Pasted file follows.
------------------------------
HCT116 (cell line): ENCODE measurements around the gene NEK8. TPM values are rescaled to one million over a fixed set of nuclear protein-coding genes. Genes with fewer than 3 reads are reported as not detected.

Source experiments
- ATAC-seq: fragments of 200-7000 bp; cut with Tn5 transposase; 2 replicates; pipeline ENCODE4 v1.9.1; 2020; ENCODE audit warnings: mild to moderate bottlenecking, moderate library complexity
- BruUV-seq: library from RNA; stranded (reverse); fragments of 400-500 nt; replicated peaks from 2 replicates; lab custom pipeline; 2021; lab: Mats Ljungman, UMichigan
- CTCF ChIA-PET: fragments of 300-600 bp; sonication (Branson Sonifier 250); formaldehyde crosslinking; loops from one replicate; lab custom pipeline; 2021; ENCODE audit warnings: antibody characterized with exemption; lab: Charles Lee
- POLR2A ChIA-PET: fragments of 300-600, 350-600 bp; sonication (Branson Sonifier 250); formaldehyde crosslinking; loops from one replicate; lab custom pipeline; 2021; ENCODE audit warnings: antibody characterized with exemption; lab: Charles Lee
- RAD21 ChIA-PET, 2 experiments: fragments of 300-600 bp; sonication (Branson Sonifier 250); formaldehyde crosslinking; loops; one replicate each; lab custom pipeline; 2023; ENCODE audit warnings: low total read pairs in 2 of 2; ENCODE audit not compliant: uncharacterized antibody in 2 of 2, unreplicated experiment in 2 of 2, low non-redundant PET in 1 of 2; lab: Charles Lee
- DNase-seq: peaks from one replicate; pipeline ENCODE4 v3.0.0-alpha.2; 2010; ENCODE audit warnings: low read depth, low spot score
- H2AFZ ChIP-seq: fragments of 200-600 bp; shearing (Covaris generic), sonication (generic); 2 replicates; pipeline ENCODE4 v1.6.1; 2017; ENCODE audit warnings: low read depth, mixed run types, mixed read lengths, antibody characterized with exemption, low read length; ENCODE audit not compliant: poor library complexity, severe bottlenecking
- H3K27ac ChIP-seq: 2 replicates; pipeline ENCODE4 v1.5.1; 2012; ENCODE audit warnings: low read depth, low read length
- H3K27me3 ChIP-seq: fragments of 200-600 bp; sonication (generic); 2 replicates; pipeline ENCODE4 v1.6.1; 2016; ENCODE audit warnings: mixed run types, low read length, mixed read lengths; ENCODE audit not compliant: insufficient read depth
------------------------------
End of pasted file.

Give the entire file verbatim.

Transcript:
HCT116 (cell line): ENCODE measurements around the gene NEK8. TPM values are rescaled to one million over a fixed set of nuclear protein-coding genes. Genes with fewer than 3 reads are reported as not detected.

Source experiments
- ATAC-seq: fragments of 200-7000 bp; cut with Tn5 transposase; 2 replicates; pipeline ENCODE4 v1.9.1; 2020; ENCODE audit warnings: mild to moderate bottlenecking, moderate library complexity
- BruUV-seq: library from RNA; stranded (reverse); fragments of 400-500 nt; replicated peaks from 2 replicates; lab custom pipeline; 2021; lab: Mats Ljungman, UMichigan
- CTCF ChIA-PET: fragments of 300-600 bp; sonication (Branson Sonifier 250); formaldehyde crosslinking; loops from one replicate; lab custom pipeline; 2021; ENCODE audit warnings: antibody characterized with exemption; lab: Charles Lee
- POLR2A ChIA-PET: fragments of 300-600, 350-600 bp; sonication (Branson Sonifier 250); formaldehyde crosslinking; loops from one replicate; lab custom pipeline; 2021; ENCODE audit warnings: antibody characterized with exemption; lab: Charles Lee
- RAD21 ChIA-PET, 2 experiments: fragments of 300-600 bp; sonication (Branson Sonifier 250); formaldehyde crosslinking; loops; one replicate each; lab custom pipeline; 2023; ENCODE audit warnings: low total read pairs in 2 of 2; ENCODE audit not compliant: uncharacterized antibody in 2 of 2, unreplicated experiment in 2 of 2, low non-redundant PET in 1 of 2; lab: Charles Lee
- DNase-seq: peaks from one replicate; pipeline ENCODE4 v3.0.0-alpha.2; 2010; ENCODE audit warnings: low read depth, low spot score
- H2AFZ ChIP-seq: fragments of 200-600 bp; shearing (Covaris generic), sonication (generic); 2 replicates; pipeline ENCODE4 v1.6.1; 2017; ENCODE audit warnings: low read depth, mixed run types, mixed read lengths, antibody characterized with exemption, low read length; ENCODE audit not compliant: poor library complexity, severe bottlenecking
- H3K27ac ChIP-seq: 2 replicates; pipeline ENCODE4 v1.5.1; 2012; ENCODE audit warnings: low read depth, low read length
- H3K27me3 ChIP-seq: fragments of 200-600 bp; sonication (generic); 2 replicates; pipeline ENCODE4 v1.6.1; 2016; ENCODE audit warnings: mixed run types, low read length, mixed read lengths; ENCODE audit not compliant: insufficient read depth